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The Everyday Prayer

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Icon of the Holy Face
Church of Sant'Egidio, Rome

Memory of Saint Nil, Russian staretz (+ 1508). He was the father of monks to whom he taught the Lord’s great love for humanity, exhorting them to ask God for His own feelings (macrotimia in Greek). Memory of the prayer for the new martyrs presided over by John Paul II at the Coliseum in Rome with the representatives of Christian churches.

Reading of the Word of God

Alleluia, alleluia, alleluia

This is the Gospel of the poor,
liberation for the imprisoned,
sight for the blind,
freedom for the oppressed.

Alleluia, alleluia, alleluia

John 15,12-17

This is my commandment: love one another, as I have loved you.

No one can have greater love than to lay down his life for his friends.

You are my friends, if you do what I command you.

I shall no longer call you servants, because a servant does not know the master's business; I call you friends, because I have made known to you everything I have learnt from my Father.

You did not choose me, no, I chose you; and I commissioned you to go out and to bear fruit, fruit that will last; so that the Father will give you anything you ask him in my name.

My command to you is to love one another.


Alleluia, alleluia, alleluia

The Son of Man came to serve,
whoever wants to be great
should become servant of all.

Alleluia, alleluia, alleluia

Even though he has already spoken to the disciples about the new commandment, Jesus now returns to it amidst the solemnity of his farewell speech: "This is my commandment, that you love one another as I have loved you." He does not simply say "love one another," he also notes the dimension that this reciprocal love must obtain: "As I have loved you." Indeed, we could already have deduced the nature of evangelical love from the allegory of the vine: the sap with which the vine nourishes the branches is none other than Jesus’ own love. Consequently, the disciples’ love is not just any love; it does not come from them or from their traditions, personality, or upbringing. Evangelical love is a gift that comes from Jesus himself. It is agape, that is, the love of God that is poured into our hearts. It is a totally gratuitous love that forgets itself and will even give its life for others. This is how Jesus loved. Christian love transforms the relationship between the Teacher and the disciple, between the Creator and the creature. The hierarchical distance that should be there is eliminated to make space for a new relationship, a relationship of gratuitous love. Jesus explained this fact with these words: "I do not call you servants any longer...but I have called you friends, because I have made known to you everything that I have heard from my Father." We could say that the substance of the bond between Jesus and his disciples is friendship. God already called Abraham his "friend" and not his servant because God did keep anything hidden from him. Likewise, Jesus does not have servants, only friends. The word "friend" is not a worn-out expression for Jesus. For him, the word makes demands of his very life. He feels friendship for all, even Judas, who is about to betray him. And if we absolutely have to name a preference, it is for the weakest and the poorest, sinners and the excluded. For Jesus no man or woman is an enemy; there is not a trace of the culture of the enemy in the Gospel. If anything, there is an incredible witness of love. Jesus’ disciples know that this is the treasure that they have to live out and communicate.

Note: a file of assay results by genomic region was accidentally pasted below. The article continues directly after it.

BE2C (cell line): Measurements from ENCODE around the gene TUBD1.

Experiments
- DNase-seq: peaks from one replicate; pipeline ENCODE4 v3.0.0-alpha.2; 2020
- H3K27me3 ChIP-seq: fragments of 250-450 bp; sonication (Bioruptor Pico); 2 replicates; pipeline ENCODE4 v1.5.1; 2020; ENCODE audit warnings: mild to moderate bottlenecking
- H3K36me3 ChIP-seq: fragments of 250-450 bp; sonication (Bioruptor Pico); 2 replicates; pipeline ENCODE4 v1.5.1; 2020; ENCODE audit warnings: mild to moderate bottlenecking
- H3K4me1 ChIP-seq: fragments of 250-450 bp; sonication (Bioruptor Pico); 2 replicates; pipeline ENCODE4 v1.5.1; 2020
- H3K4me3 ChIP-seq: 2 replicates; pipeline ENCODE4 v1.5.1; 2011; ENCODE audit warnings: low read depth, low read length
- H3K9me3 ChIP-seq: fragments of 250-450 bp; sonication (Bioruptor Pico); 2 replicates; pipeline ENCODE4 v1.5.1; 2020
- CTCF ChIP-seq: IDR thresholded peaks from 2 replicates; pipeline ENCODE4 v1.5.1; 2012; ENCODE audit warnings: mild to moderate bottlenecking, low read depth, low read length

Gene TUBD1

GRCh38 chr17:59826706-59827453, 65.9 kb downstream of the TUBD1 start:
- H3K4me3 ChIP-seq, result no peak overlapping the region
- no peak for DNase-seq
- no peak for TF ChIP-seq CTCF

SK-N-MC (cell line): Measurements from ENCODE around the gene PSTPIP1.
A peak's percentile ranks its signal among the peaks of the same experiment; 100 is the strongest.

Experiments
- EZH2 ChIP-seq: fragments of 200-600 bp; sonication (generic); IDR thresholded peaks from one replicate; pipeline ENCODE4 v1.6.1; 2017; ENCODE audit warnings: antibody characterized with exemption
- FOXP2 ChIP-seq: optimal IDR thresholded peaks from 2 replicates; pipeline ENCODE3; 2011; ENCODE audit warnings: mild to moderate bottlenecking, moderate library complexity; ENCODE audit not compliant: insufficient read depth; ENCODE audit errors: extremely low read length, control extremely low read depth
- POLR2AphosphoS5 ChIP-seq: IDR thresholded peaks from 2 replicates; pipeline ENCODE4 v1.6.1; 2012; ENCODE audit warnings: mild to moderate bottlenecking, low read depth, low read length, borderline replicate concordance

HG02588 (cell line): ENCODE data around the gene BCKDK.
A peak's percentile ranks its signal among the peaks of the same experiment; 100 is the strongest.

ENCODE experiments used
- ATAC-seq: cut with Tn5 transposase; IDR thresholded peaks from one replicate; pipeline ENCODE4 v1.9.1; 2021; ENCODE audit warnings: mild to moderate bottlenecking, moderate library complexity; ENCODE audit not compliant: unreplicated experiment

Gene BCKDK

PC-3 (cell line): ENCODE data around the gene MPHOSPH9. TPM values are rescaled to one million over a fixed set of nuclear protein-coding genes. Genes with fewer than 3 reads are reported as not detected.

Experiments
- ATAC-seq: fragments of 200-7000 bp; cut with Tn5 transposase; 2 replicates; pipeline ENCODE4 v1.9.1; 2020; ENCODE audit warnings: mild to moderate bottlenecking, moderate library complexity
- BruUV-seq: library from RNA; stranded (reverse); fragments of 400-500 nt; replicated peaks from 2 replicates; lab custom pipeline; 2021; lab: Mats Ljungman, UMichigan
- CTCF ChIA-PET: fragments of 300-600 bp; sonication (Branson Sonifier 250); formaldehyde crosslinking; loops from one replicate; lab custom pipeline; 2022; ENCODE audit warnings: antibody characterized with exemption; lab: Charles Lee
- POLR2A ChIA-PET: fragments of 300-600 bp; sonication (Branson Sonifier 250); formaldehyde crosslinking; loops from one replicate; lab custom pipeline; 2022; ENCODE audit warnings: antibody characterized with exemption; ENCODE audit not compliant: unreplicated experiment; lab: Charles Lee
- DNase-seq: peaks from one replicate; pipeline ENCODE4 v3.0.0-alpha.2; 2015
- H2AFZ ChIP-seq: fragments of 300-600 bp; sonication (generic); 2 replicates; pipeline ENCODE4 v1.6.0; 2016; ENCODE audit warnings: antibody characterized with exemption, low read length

Memory of Jesus crucified